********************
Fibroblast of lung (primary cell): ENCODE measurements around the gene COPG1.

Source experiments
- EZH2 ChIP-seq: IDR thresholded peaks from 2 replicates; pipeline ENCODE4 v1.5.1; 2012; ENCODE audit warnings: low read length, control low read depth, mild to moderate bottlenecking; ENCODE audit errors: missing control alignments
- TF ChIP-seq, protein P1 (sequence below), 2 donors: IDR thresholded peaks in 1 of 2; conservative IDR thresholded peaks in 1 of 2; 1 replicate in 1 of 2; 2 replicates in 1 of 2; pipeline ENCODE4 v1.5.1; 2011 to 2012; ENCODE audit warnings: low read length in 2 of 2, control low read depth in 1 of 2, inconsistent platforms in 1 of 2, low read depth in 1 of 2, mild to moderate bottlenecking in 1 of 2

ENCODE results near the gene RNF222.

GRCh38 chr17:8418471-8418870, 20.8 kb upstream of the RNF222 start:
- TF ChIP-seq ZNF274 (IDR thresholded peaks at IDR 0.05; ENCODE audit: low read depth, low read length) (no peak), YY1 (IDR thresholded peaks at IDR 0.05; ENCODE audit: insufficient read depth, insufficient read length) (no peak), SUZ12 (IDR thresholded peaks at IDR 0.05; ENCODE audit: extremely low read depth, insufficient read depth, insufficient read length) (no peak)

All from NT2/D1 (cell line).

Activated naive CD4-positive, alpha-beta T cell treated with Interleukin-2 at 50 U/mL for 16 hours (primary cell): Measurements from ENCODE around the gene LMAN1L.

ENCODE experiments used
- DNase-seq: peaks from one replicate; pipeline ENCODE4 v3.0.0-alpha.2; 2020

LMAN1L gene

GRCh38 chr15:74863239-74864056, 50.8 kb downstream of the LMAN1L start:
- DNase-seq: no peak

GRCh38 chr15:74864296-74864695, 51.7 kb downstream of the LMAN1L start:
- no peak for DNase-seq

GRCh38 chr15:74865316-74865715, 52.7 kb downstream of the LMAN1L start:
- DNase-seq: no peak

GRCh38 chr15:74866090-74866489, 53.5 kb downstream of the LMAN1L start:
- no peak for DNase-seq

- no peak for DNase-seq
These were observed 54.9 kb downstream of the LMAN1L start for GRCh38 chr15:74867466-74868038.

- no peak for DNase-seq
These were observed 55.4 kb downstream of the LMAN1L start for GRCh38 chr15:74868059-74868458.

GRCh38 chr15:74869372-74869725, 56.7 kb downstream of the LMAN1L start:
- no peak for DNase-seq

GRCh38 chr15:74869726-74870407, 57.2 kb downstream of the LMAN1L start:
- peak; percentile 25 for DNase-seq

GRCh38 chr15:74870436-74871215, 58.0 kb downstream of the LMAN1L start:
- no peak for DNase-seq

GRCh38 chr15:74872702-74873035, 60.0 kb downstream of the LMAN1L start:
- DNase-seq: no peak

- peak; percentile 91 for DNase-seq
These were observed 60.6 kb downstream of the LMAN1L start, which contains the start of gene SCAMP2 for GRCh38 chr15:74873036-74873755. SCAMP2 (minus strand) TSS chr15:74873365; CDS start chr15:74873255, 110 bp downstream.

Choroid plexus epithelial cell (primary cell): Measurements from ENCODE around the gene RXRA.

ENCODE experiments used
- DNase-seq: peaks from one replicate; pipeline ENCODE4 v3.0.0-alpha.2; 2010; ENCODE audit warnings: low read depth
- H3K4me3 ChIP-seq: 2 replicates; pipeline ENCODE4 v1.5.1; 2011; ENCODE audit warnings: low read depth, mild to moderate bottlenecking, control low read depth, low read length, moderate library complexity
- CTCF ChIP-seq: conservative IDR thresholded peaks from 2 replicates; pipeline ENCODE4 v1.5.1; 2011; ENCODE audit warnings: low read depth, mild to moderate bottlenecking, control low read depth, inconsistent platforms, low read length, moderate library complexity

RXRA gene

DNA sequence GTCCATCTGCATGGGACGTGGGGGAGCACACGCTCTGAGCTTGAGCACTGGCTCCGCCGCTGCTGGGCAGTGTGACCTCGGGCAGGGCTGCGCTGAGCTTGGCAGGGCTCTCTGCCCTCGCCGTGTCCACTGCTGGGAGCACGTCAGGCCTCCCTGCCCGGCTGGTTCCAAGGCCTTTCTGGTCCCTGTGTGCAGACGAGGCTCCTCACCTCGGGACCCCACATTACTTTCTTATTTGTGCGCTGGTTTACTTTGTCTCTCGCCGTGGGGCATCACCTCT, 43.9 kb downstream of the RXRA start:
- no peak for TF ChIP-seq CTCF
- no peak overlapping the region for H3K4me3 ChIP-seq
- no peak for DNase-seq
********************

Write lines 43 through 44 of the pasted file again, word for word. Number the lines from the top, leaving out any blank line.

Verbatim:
- no peak overlapping the region for H3K4me3 ChIP-seq
- no peak for DNase-seq